Providing each steered wheel with its own devoted actuator may afford certain advantages in the design of a vehicle because there is greater freedom in selecting a location for mounting each actuator. For example, any given actuator may be situated in an orientation in a vehicle that is either the same as, or different from, the orientations of other actuators. Examples of various general orientations, as viewed in plan, are longitudinal (fore and aft), lateral (perpendicular to longitudinal), and transverse (neither longitudinal nor lateral).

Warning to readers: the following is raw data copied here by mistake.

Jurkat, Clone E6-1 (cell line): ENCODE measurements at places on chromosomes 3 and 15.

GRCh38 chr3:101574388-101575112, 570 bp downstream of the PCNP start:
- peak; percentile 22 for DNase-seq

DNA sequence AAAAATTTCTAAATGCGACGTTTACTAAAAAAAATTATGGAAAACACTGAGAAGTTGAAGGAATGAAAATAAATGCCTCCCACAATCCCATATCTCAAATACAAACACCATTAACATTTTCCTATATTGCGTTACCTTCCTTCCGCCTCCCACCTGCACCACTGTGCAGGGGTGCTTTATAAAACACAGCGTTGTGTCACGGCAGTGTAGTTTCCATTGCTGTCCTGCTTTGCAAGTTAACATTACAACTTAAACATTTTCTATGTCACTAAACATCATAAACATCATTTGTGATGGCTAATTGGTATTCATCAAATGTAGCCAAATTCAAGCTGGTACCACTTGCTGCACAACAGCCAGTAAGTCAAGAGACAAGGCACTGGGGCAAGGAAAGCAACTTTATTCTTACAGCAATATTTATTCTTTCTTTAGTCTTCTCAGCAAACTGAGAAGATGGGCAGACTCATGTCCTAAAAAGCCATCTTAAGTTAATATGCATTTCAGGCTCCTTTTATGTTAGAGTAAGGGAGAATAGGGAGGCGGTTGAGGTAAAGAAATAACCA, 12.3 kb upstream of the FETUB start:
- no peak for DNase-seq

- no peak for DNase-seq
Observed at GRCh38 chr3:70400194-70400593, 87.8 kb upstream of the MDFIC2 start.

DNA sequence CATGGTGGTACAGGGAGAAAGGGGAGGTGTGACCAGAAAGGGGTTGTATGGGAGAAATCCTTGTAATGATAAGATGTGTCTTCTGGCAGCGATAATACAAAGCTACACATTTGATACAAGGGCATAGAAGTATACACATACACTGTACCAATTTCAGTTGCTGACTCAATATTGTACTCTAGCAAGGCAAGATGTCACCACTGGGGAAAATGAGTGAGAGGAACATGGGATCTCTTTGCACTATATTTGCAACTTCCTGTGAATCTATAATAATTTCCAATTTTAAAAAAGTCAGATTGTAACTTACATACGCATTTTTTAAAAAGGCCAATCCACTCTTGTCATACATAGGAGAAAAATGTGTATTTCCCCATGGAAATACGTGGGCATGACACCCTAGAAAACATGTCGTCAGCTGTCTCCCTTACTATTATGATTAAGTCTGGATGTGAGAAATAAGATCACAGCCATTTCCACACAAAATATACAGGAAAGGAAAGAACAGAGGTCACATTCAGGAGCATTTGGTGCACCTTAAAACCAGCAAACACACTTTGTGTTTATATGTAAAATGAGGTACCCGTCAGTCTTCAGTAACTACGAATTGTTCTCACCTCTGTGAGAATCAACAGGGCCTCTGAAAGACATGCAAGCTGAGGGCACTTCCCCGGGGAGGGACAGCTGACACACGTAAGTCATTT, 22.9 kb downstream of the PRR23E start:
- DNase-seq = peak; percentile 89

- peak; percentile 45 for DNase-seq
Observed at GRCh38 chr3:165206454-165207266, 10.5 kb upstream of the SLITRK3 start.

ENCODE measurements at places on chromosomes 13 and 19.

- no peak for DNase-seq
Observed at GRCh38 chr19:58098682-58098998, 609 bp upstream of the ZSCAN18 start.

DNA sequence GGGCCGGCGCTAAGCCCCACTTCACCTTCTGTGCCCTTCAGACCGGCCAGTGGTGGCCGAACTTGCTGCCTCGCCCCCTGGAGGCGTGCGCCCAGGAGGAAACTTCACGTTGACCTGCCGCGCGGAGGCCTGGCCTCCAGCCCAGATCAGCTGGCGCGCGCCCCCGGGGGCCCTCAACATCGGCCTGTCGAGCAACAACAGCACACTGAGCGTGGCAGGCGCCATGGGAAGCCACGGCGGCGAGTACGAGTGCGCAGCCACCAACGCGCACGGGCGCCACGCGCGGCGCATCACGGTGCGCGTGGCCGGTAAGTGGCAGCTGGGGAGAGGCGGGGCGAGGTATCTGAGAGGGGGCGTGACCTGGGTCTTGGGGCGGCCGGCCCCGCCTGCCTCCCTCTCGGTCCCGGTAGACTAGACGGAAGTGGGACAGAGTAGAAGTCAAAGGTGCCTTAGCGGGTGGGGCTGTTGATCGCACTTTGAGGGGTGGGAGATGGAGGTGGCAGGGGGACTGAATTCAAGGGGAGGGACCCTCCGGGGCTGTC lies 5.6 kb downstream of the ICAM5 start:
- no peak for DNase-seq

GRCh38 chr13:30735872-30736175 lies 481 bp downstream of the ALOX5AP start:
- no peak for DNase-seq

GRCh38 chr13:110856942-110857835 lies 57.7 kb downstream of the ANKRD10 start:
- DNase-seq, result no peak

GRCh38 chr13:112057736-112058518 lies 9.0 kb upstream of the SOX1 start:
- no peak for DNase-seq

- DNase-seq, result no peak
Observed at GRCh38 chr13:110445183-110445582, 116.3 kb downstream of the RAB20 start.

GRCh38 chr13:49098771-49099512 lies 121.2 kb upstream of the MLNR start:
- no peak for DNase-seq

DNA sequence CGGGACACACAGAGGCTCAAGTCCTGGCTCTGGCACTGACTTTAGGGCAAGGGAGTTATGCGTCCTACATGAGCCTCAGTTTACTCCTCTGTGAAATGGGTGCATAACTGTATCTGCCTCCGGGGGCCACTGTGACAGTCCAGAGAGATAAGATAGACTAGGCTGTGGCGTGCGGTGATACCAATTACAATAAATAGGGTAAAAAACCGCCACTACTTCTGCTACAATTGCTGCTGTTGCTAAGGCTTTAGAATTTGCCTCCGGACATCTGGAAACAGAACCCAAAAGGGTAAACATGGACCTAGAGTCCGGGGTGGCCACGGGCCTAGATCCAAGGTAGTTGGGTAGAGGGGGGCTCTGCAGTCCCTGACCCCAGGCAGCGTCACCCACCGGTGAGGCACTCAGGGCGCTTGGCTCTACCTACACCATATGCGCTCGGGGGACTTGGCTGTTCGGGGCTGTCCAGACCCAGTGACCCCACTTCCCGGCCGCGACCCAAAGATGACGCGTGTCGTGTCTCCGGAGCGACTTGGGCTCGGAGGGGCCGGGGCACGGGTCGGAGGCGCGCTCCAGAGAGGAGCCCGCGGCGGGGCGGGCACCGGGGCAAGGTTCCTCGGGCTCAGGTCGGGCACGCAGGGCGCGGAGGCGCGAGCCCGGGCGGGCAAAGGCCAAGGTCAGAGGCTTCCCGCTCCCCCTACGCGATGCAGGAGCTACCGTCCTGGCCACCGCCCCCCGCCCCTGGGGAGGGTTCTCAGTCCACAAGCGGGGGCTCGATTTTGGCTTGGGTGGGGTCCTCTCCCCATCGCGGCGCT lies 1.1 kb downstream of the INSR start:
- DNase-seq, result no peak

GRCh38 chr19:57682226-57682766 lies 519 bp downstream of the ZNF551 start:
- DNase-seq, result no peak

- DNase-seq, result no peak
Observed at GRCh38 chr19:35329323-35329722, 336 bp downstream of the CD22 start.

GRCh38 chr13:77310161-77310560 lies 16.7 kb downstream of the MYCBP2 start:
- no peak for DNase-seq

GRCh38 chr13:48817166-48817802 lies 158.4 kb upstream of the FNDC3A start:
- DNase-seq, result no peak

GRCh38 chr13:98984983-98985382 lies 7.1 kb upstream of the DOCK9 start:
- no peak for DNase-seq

One generic aspect of the invention relates to an automotive vehicle steering system comprising a steered wheel and an actuator for turning the steered wheel about a turning axis to steer the wheel. The actuator comprises a housing that comprises an interior enclosed by an axially extending side wall having opposite axial ends. A shaft that has a longitudinal axis coaxial with the housing side wall comprises an interior axial end disposed within the interior of the housing and an exterior axial end that is exterior to the interior of the housing. An electric motor comprises a rotor that is disposed within the interior of the housing for rotation about an axis that is coaxial with the shaft axis. The rotor comprises a cylindrical rotor tube comprising an open axial end through which the shaft coaxially passes, and which is rotatable about the coaxis of the shaft and rotor. The motor further comprises a stator for operating the rotor to rotate the rotor tube. There is an internal screw thread on the rotor tube and an external screw thread on the shaft. A set of transmission rollers operatively couples the internal screw thread and the external screw thread to provide for bi-directional motion transmission between the rotor tube and the shaft such that rotation of the rotor tube causes the shaft to move axially of the housing and axial motion of the shaft causes rotation of the rotor tube. A coupling couples the exterior axial end of the shaft to the wheel.